The Clean Air Act gives the US government broad power to protect public health by regulating major sources of pollutants. Rules developed under the law have, for example, required power plants to install filters and scrubbers to limit the release of sulfur dioxide and particulate matter. The Environmental Protection Agency, or EPA, has also used the law to phase lead out of gasoline and issue vehicle standards to reduce tailpipe emissions.
But there’s one significant source of pollution that the agency has so far ignored: All of the consumer appliances that burn natural gas or fuel oil in homes and businesses. The direct combustion of fossil fuels like these within the country’s buildings is responsible for roughly 10 percent of total US greenhouse gas emissions. On Tuesday, the Sierra Club and 25 other environmental and public health groups filed a petition asking the EPA to use its authority to crack down on fuel-burning appliances.
“Emissions from buildings have a harmful, and frankly scary, impact on human health and contribute significantly to the climate crisis,” Amneh Minkara, the deputy director of the Sierra Club’s building electrification campaign, said in a written statement accompanying the announcement. “It is the duty of the EPA to keep the American public safe from breathing in these pollutants.”
While the Department of Energy regulates many home appliances in order to promote the most energy-efficient models, there are no regulations that aim to mitigate the health effects of pollutants from these devices, like nitrogen oxides, or NOx—a precursor to smog. The petition asks the EPA to phase in NOx performance standards for furnaces and water heaters, eventually landing on a zero-emissions standard by 2030. This would effectively ban the manufacture of these appliances altogether, forcing building owners to purchase alternative heating devices powered solely by electricity, like heat pumps.
Unlike the plumes of smoke seen over power plants or the black exhaust spewing out of a diesel truck, emissions from consumer appliances are largely invisible. But over the past several years, a growing body of research has shown that these sneaky releases cannot be ignored.
One study published last year found that pollution from residential buildings in the US now harms more people than that of power plants; it caused nearly 6,000 premature deaths in 2017 alone. A separate study published in the journal Science last year found that appliance-related pollution disproportionately affects people of color. (In an interview with Bloomberg, the lead author hypothesized that this may be related to the population density of urban areas, which are disproportionately inhabited by people of color.)
The Sierra Club’s petition notes that the EPA’s own data shows that fossil fuel-fired heating appliances have higher cumulative NOx emissions than several of the pollution sources that the agency already regulates for NOx, including natural gas-fired power plants, oil refineries, and cement plants.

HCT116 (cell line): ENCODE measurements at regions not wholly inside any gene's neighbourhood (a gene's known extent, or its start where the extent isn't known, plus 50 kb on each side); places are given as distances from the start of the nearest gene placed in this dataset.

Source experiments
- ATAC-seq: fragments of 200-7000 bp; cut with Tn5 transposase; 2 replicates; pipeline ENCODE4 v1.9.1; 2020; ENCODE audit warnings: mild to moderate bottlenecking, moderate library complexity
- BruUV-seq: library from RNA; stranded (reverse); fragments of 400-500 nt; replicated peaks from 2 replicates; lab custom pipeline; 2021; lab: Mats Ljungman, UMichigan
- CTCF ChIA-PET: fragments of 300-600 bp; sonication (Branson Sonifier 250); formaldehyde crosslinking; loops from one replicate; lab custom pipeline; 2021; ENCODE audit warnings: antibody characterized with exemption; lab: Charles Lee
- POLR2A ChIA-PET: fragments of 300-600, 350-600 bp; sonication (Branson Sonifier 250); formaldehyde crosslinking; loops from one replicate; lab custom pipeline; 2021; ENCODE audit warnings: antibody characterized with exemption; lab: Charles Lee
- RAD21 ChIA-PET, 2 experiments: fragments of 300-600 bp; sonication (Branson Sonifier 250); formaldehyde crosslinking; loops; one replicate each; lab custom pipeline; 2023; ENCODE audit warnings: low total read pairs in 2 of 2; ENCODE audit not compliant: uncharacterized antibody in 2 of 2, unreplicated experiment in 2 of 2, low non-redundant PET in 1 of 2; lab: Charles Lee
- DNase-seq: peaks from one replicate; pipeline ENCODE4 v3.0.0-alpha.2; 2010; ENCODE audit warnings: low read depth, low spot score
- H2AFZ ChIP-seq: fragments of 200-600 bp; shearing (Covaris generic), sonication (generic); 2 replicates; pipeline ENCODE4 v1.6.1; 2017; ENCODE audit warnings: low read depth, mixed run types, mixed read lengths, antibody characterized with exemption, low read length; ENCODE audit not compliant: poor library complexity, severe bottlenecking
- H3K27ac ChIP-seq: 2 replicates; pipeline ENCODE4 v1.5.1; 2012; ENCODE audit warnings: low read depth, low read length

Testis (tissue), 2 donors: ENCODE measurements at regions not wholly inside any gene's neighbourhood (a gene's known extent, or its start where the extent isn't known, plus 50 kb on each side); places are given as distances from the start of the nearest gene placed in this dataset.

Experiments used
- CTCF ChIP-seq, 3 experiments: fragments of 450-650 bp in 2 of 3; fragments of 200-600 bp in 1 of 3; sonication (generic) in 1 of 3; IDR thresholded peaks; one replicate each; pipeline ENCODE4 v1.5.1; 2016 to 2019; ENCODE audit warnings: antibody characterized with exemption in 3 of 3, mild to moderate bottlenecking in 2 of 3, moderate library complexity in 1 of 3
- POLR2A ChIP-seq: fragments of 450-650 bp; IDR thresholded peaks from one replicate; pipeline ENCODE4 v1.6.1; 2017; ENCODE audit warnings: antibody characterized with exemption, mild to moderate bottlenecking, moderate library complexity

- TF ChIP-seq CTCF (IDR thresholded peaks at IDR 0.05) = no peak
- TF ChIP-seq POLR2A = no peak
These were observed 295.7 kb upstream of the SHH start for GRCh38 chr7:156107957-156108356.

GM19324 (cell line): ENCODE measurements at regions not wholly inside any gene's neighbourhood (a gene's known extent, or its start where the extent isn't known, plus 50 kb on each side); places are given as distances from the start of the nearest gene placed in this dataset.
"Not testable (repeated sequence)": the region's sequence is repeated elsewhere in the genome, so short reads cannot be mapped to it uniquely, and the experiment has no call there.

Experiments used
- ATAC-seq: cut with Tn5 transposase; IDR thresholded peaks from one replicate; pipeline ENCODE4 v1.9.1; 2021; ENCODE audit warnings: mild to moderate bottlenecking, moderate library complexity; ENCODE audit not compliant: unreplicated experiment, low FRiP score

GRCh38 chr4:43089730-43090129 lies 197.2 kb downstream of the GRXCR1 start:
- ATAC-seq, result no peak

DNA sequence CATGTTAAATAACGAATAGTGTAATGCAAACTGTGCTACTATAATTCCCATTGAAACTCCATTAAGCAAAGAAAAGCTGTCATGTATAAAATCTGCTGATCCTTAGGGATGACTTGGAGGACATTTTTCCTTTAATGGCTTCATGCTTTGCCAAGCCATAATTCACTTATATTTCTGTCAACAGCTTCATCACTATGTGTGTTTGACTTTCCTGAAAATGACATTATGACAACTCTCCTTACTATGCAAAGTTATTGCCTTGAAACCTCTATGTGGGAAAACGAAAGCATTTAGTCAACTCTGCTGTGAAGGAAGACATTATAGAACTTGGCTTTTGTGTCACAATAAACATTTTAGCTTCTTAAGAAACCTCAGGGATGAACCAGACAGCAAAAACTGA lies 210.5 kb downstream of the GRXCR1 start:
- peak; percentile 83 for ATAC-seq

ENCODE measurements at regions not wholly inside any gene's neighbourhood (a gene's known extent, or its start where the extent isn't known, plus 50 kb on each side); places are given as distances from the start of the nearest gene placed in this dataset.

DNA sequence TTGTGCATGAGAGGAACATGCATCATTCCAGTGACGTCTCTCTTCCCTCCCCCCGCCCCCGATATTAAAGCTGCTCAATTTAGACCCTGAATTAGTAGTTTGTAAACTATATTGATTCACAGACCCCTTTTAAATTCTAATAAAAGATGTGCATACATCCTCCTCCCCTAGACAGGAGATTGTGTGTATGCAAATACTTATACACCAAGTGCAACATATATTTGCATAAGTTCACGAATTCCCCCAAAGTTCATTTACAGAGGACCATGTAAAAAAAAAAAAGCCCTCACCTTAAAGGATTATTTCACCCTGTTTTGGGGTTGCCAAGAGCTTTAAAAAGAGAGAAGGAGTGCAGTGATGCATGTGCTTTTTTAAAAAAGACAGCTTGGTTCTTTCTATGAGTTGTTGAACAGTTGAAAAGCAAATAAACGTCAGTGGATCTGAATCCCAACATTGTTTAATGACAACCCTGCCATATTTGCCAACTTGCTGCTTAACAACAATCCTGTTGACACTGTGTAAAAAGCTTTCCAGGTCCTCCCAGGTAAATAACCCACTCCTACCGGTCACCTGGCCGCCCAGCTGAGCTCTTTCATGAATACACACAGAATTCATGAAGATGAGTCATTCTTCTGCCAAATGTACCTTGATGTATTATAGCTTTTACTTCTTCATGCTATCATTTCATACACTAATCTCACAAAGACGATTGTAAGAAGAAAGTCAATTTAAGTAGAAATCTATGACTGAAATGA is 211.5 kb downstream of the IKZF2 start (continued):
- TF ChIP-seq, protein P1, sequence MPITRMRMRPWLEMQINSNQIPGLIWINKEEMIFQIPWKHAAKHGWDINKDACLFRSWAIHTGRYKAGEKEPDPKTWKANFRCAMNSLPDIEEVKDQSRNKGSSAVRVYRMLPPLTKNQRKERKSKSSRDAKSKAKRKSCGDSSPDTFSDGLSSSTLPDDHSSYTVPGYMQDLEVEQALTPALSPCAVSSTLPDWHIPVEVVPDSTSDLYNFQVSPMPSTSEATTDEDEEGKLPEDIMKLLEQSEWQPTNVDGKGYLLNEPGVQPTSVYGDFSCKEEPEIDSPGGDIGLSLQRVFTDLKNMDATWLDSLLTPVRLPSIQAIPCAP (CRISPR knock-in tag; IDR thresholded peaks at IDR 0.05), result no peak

Though the environmental groups are only requesting that the agency set performance standards for space heating and hot water appliances for now, the petition also asks the EPA to formally “list” all fossil fuel-fired heating appliances, including stoves and clothes dryers, as a new stationary source category of air pollution. Recent research has highlighted the dangerous effects of natural gas stoves on indoor air pollution and greenhouse gas emissions.
“We are asking for regulations for those two types of appliances specifically because they are the biggest emitters and have already been regulated at the state level, so EPA has a model to emulate,” the Sierra Club’s Minkara told Grist in an email. Several air quality management districts in California have standards for NOx emissions from gas-fired furnaces, for example, and Texas and Utah regulate NOx from gas-fired water heaters.
“Our petition leaves open the door for EPA to set performance standards for gas stoves in the future,” Minkara added.
More recently, cities in California, Washington, and New York have moved to ban gas appliances in new construction in order to meet their climate goals, and each of those states is also working on state-wide policies to restrict gas in new buildings. If the EPA takes up regulations for building appliances, the agency is certain to face legal challenges from the natural gas industry, which has already launched attacks on policies that prohibit gas at the local level.
In a statement provided to Grist, the American Gas Association, a trade group for gas utilities, disputed that banning gas appliances would benefit consumers or the environment, and that EPA has the authority to issue such regulations. “This proposal is bad energy and environmental policy,” it said.
The petition maintains that the EPA does have the authority—and that even the recent Supreme Court decision limiting the agency’s ability to regulate greenhouse gas emissions doesn’t stand in the way.